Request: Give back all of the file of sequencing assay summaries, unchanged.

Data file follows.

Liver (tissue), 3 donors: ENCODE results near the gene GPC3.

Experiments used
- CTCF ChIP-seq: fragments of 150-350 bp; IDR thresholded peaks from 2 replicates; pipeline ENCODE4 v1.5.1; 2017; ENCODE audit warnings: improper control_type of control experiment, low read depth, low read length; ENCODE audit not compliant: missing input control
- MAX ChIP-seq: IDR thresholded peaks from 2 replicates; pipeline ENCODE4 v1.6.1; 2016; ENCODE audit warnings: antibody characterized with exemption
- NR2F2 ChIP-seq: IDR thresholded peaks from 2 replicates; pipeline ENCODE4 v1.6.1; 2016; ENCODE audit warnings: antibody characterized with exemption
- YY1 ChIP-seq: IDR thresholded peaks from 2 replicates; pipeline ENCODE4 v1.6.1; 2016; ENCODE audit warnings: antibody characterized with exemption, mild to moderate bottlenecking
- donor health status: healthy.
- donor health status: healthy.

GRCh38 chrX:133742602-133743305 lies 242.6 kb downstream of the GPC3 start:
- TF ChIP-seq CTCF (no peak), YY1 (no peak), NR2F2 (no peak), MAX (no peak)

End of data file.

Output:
Liver (tissue), 3 donors: ENCODE results near the gene GPC3.

Experiments used
- CTCF ChIP-seq: fragments of 150-350 bp; IDR thresholded peaks from 2 replicates; pipeline ENCODE4 v1.5.1; 2017; ENCODE audit warnings: improper control_type of control experiment, low read depth, low read length; ENCODE audit not compliant: missing input control
- MAX ChIP-seq: IDR thresholded peaks from 2 replicates; pipeline ENCODE4 v1.6.1; 2016; ENCODE audit warnings: antibody characterized with exemption
- NR2F2 ChIP-seq: IDR thresholded peaks from 2 replicates; pipeline ENCODE4 v1.6.1; 2016; ENCODE audit warnings: antibody characterized with exemption
- YY1 ChIP-seq: IDR thresholded peaks from 2 replicates; pipeline ENCODE4 v1.6.1; 2016; ENCODE audit warnings: antibody characterized with exemption, mild to moderate bottlenecking
- donor health status: healthy.
- donor health status: healthy.

GRCh38 chrX:133742602-133743305 lies 242.6 kb downstream of the GPC3 start:
- TF ChIP-seq CTCF (no peak), YY1 (no peak), NR2F2 (no peak), MAX (no peak)